I’d never experienced the pain that the death of a close friend or family member can cause – until last summer when I was an intern with the Bay Area News Group.
I hesitated to accept an internship in California, having never left my home state of Nevada. But my mentor, Paul Mitchell, recruiter and professor at the University of Nevada’s Reynolds School of Journalism, told me that leaving home would help me grow as a journalist and person. I knew he was right and decided to take the chance.
I’ve never cried more than I did that summer.
On my third day of work, someone broke into my car. I already lacked enough money to pay for my rent, and now I had to replace a car window. I spent my first week in the Bay Area crying myself to sleep.
Five weeks passed. My internship grew more challenging. One day as I worked on a story draft, my phone kept buzzing in my purse. When I could no longer ignore it, I saw that my fiancé Roy had been frantically texting me.
He had bad news. His mother Janet had an asthma attack. Someone found her outside her house. She was currently in the hospital, unconscious. Doctors suspected that she hit her head on the front steps. They weren’t sure if she was going to regain consciousness.
Roy had remained in our college town that summer, working. I told him to go home as soon as possible. “Don’t worry about your rent,” I said. “I’ll find a way to pay it.”
I was more than 500 miles away and halfway through my internship. I decided to have faith that Janet would make it through. She had always been strong.
That weekend, I stayed glued to my phone, waiting for updates. Three days passed and she still had not woken up. Finally, the doctors gave us the news. Her head had suffered too much damage.
The family prepared for her cremation, as she had wished.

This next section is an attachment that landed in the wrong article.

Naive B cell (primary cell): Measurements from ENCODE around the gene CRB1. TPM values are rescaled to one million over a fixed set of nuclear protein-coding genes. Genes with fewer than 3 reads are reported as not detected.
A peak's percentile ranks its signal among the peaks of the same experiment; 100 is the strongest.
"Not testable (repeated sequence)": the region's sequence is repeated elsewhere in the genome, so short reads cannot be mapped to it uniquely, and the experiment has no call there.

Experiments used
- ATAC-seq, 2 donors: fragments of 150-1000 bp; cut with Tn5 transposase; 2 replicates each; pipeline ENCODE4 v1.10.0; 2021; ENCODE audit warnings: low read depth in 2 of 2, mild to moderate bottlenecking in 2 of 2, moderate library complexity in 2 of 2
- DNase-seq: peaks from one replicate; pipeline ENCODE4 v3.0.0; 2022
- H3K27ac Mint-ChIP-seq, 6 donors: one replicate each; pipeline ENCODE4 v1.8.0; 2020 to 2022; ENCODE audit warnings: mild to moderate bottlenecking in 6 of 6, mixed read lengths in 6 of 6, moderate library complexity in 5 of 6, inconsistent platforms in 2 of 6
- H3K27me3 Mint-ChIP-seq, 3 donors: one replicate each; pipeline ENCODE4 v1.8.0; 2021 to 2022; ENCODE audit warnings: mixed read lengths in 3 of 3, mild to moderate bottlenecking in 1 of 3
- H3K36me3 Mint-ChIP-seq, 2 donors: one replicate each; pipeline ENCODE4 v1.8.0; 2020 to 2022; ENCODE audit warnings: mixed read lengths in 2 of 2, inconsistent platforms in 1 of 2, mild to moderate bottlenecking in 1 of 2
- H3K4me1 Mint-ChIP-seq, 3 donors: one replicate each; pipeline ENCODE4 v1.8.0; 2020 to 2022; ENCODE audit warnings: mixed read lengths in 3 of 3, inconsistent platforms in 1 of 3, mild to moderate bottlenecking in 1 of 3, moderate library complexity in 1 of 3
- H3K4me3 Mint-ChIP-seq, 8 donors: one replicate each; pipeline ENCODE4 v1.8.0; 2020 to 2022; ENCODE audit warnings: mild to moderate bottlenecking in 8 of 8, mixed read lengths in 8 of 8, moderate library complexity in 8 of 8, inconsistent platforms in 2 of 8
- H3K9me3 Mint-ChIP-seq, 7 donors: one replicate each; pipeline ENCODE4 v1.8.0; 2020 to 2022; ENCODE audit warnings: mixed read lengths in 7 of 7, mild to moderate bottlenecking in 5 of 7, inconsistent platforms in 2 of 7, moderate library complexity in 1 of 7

Meanwhile, I had to make a choice. I didn’t have enough money for last-minute travel from the Bay Area to Las Vegas. If I left work to offer support to Roy and his family, I thought I probably would not return to finish my internship. I would be quitting an opportunity I had worked so hard to win and letting down the mentors who had recommended me. But the deal-breaker was money. I couldn’t leave my job. If I did, Roy and I would lose our college apartment.
So I stayed. And I still feel guilty about that decision.
I wanted to find someone or something to blame. I wanted to blame my mentors for encouraging me to challenge myself, for making me think I had to leave home to become a competitive job candidate.
Mostly I blamed myself for having aspirations that took me far from those I love, for having chosen California when I might have found an equally good internship at home.
I called Paul for some guidance. He’s always been straightforward with me. He told me that death was a part of life. Death is just one of the many challenges that will hit us throughout our lives. Challenges won’t ever come when it’s most convenient for us.
I want to believe that I made the best decision with the cards I was dealt. I’ve learned we have to keep going because life won’t slow down for us. I admit that Paul was right; my experiences made me grow into a different person, one who is stronger and more confident. I just wish the life lessons weren’t so harsh.
Although I will always regret not having been with Roy and our family to support them in person, I can only hope that our sacrifice will mean something in the long run. I want to make the best of the personal and professional experience I gained last summer, and so I’ve applied to other internship programs. Some are not close to home, but I know that it is those kinds of internships that will push me out of my comfort zone and force me to be a better journalist and person.
As I fill out applications, I am reminded of the great lessons working for the Bay Area News Group taught me, and the stories I wrote and the community I influenced through my work. I can’t help but feel proud of all I accomplished despite the events of the summer.
Rocío Hernández (Summer 2015) is a senior at the University of Nevada, Reno.